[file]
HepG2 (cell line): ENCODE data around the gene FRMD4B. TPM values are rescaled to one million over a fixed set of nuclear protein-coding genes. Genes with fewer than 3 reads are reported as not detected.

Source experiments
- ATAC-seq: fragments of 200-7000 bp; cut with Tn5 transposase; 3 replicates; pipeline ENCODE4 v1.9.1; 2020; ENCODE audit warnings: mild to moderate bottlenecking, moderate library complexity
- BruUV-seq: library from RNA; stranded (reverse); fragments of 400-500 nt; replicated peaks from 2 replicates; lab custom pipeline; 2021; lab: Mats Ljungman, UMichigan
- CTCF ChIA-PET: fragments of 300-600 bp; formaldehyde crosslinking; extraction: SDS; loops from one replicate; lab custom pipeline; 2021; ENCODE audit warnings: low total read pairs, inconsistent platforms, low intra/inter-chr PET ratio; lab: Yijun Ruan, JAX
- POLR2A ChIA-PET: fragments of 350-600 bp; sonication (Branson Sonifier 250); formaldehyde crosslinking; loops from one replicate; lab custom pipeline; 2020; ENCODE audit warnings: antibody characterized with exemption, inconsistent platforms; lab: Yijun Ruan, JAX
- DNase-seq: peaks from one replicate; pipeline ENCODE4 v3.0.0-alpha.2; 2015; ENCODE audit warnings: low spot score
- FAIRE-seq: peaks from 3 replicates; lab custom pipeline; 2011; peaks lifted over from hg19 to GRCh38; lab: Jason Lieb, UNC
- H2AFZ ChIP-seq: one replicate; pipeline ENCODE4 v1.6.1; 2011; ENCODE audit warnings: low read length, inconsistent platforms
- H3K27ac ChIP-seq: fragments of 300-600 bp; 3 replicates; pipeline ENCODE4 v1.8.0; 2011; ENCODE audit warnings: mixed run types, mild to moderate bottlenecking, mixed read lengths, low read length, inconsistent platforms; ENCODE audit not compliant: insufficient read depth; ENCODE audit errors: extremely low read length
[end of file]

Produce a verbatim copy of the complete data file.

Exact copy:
HepG2 (cell line): ENCODE data around the gene FRMD4B. TPM values are rescaled to one million over a fixed set of nuclear protein-coding genes. Genes with fewer than 3 reads are reported as not detected.

Source experiments
- ATAC-seq: fragments of 200-7000 bp; cut with Tn5 transposase; 3 replicates; pipeline ENCODE4 v1.9.1; 2020; ENCODE audit warnings: mild to moderate bottlenecking, moderate library complexity
- BruUV-seq: library from RNA; stranded (reverse); fragments of 400-500 nt; replicated peaks from 2 replicates; lab custom pipeline; 2021; lab: Mats Ljungman, UMichigan
- CTCF ChIA-PET: fragments of 300-600 bp; formaldehyde crosslinking; extraction: SDS; loops from one replicate; lab custom pipeline; 2021; ENCODE audit warnings: low total read pairs, inconsistent platforms, low intra/inter-chr PET ratio; lab: Yijun Ruan, JAX
- POLR2A ChIA-PET: fragments of 350-600 bp; sonication (Branson Sonifier 250); formaldehyde crosslinking; loops from one replicate; lab custom pipeline; 2020; ENCODE audit warnings: antibody characterized with exemption, inconsistent platforms; lab: Yijun Ruan, JAX
- DNase-seq: peaks from one replicate; pipeline ENCODE4 v3.0.0-alpha.2; 2015; ENCODE audit warnings: low spot score
- FAIRE-seq: peaks from 3 replicates; lab custom pipeline; 2011; peaks lifted over from hg19 to GRCh38; lab: Jason Lieb, UNC
- H2AFZ ChIP-seq: one replicate; pipeline ENCODE4 v1.6.1; 2011; ENCODE audit warnings: low read length, inconsistent platforms
- H3K27ac ChIP-seq: fragments of 300-600 bp; 3 replicates; pipeline ENCODE4 v1.8.0; 2011; ENCODE audit warnings: mixed run types, mild to moderate bottlenecking, mixed read lengths, low read length, inconsistent platforms; ENCODE audit not compliant: insufficient read depth; ENCODE audit errors: extremely low read length